Gold prices have built up a strong price range this year. The biggest factor weighing on the commodity's price was the Federal Reserve's aggressive fight against inflation. However, the Fed's rate decision and the risk of a recession add pressure to the gold market.
The Fed increased its benchmark lending rate by 75 basis points for the third time in four years. This marks the toughest policy move in the 1980s. It puts the Fed in a position of battling the worst recession since the Great Recession of 2007. Ultimately, the Fed's decision will likely deepen economic pain for millions of Americans.
While the economy is slowly recovering, the Fed will continue to aggressively fight inflation. Among other things, the Fed has begun to purchase Treasury securities and reinvest only a portion of its maturing securities. These purchases allow the central bank to meet its demand for currency while keeping its asset holdings as a percentage of GDP relatively unchanged.
In its forecast, the Fed projects that inflation will remain below its 2 percent target until 2025. For that reason, the Fed has pushed the upper bound of its benchmark range higher. By the end of the year, the forecast shows inflation will be at 2.2%.
The FOMC will announce its latest decision on Wednesday, September 20. The committee's meeting begins at 2:00 p.m. and will be followed by a press conference from Fed Chair Jerome Powell. Most economists expect the Fed to raise interest rates by 75 basis points. That would raise the policy benchmark range to 3% to 3.25%.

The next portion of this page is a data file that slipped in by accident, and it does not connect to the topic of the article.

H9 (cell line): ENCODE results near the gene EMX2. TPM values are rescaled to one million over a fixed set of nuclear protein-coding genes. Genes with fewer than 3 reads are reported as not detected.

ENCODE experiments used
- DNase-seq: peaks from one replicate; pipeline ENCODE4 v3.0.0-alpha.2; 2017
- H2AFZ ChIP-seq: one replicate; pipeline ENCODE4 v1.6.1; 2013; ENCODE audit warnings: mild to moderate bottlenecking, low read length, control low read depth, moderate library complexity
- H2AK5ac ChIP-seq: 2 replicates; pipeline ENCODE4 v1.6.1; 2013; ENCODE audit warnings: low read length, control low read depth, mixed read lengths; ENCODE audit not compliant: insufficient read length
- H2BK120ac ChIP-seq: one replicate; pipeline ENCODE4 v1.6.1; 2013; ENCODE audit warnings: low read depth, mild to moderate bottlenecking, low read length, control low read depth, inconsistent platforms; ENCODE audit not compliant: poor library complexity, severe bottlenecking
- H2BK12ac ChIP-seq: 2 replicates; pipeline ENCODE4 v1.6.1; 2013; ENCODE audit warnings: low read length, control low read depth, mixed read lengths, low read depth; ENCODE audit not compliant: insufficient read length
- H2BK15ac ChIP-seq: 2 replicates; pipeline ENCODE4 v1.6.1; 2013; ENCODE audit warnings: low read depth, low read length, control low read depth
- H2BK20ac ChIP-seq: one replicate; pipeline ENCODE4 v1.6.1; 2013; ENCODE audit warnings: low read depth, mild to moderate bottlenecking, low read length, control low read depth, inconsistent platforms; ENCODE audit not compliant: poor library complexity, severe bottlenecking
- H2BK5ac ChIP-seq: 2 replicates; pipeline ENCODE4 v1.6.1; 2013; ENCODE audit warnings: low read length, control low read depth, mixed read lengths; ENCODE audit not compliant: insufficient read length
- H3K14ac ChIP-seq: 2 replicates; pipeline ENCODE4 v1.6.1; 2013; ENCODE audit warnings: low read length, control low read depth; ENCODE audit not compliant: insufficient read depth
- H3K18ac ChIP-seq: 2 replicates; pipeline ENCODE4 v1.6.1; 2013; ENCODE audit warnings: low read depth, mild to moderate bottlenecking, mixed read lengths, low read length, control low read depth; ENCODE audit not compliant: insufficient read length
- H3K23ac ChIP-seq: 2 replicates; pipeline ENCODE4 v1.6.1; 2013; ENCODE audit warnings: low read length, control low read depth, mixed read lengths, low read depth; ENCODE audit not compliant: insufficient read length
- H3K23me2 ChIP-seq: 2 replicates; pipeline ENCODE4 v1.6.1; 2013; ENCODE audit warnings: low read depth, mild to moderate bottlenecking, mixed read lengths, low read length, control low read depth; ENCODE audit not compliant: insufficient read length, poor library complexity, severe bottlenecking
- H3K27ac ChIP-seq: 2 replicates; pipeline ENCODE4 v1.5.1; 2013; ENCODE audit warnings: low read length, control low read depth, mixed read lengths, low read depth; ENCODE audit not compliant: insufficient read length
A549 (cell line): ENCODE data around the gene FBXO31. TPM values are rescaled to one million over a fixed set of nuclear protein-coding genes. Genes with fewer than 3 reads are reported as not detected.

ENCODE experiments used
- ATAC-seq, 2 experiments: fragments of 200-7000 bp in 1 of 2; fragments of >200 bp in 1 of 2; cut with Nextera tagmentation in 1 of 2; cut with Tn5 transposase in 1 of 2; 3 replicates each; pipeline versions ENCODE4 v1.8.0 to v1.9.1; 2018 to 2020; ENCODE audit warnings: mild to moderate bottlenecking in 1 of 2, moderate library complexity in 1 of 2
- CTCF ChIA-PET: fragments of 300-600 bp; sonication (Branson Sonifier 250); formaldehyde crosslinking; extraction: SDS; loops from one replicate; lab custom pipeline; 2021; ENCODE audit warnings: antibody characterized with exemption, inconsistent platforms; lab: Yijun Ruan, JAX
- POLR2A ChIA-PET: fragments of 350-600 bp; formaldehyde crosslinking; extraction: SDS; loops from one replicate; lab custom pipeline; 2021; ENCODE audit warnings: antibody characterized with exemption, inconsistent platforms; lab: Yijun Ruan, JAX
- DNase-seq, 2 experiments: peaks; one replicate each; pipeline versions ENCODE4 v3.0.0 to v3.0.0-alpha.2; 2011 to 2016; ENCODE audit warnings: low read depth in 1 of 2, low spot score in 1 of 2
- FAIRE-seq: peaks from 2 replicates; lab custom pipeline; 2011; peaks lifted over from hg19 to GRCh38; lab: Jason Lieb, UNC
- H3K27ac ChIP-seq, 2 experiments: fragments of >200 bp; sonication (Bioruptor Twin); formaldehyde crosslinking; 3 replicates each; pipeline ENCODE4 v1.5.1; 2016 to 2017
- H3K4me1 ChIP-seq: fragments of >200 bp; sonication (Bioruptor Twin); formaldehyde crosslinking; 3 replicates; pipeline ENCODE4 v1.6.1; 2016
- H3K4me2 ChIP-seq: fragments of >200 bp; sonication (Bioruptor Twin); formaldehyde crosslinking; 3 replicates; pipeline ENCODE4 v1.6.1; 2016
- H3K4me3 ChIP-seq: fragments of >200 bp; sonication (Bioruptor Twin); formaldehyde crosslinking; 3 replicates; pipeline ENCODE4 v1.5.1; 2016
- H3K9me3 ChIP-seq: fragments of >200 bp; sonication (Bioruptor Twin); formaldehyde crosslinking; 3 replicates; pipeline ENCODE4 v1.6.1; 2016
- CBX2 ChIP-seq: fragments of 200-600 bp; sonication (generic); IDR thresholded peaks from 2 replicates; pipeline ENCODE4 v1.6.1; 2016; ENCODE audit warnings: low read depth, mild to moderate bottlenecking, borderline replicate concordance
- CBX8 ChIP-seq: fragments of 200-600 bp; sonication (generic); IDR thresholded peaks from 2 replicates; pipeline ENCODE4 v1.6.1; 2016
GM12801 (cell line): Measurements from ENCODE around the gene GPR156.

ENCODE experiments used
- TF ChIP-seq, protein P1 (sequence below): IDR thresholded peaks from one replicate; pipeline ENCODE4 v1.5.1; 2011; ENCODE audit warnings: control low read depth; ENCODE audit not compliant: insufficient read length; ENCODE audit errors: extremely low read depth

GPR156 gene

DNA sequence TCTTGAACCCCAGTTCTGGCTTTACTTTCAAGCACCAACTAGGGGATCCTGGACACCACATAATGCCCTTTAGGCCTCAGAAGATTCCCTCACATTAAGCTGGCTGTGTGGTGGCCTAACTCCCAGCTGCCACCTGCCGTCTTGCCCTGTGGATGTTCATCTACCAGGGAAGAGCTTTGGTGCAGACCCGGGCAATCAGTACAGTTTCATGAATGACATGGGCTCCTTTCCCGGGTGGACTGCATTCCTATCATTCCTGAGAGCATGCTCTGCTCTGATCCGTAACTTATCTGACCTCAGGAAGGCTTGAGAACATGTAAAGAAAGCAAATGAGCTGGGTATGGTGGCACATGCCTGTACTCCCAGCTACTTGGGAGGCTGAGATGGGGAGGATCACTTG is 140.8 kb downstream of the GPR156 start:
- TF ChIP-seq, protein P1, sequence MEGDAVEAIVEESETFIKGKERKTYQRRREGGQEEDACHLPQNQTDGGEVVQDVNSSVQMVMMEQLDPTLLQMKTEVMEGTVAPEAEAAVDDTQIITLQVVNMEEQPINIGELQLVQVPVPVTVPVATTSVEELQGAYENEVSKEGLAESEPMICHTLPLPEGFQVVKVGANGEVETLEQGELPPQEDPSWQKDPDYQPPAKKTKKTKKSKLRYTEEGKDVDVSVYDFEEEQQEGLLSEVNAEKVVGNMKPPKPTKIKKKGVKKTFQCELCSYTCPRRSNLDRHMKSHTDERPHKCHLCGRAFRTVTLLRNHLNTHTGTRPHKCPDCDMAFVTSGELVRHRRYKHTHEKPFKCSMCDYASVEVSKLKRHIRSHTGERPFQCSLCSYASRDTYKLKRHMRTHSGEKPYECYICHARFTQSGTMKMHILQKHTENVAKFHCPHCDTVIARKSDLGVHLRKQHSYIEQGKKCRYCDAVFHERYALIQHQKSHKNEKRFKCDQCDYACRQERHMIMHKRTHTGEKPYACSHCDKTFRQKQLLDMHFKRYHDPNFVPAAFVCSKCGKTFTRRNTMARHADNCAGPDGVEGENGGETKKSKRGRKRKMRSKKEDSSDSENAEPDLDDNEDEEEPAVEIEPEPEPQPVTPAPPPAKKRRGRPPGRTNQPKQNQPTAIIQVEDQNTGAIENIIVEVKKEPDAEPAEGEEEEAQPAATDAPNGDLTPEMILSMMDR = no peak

The FOMC's decision will put the dollar on edge, and the dollar-gold correlation could strengthen. But with inflation still a major factor, it's possible that gold will suffer less than when it sold off in 2022.
As the dollar and US interest rates rise, investors will feel the need to buy safe-haven assets like gold, and those holding non-yielding assets may lose their incentive to hold those assets. Those who hold gold should be cautious, though, because the price can continue to rise exponentially as more and more investors exit the market.
The FOMC will likely remain united behind Chairman Powell's fight against inflation, and the FOMC's outlook will indicate that price pressures will continue to be a driving force in the Fed's monetary policy. However, the FOMC will also provide some less hawkish guidance, such as the addition of "over time" to its inflation rate target.
The Fed will also continue to purchase Treasury securities, but in smaller amounts. By 2022, the Federal Reserve plans to reduce its balance sheet through quantitative tightening. At the same time, the Fed is expected to maintain a relatively low federal funds rate. If the economy continues to struggle, the Fed may not be able to ease its monetary conditions.
Although inflation is still the main factor driving Fed policy, the potential for a recession next year may lessen the negative impact of its elevated interest rates. Likewise, if the US economy slows down, the Fed will be less tasked with fighting against weak economic data, and the dollar will strengthen.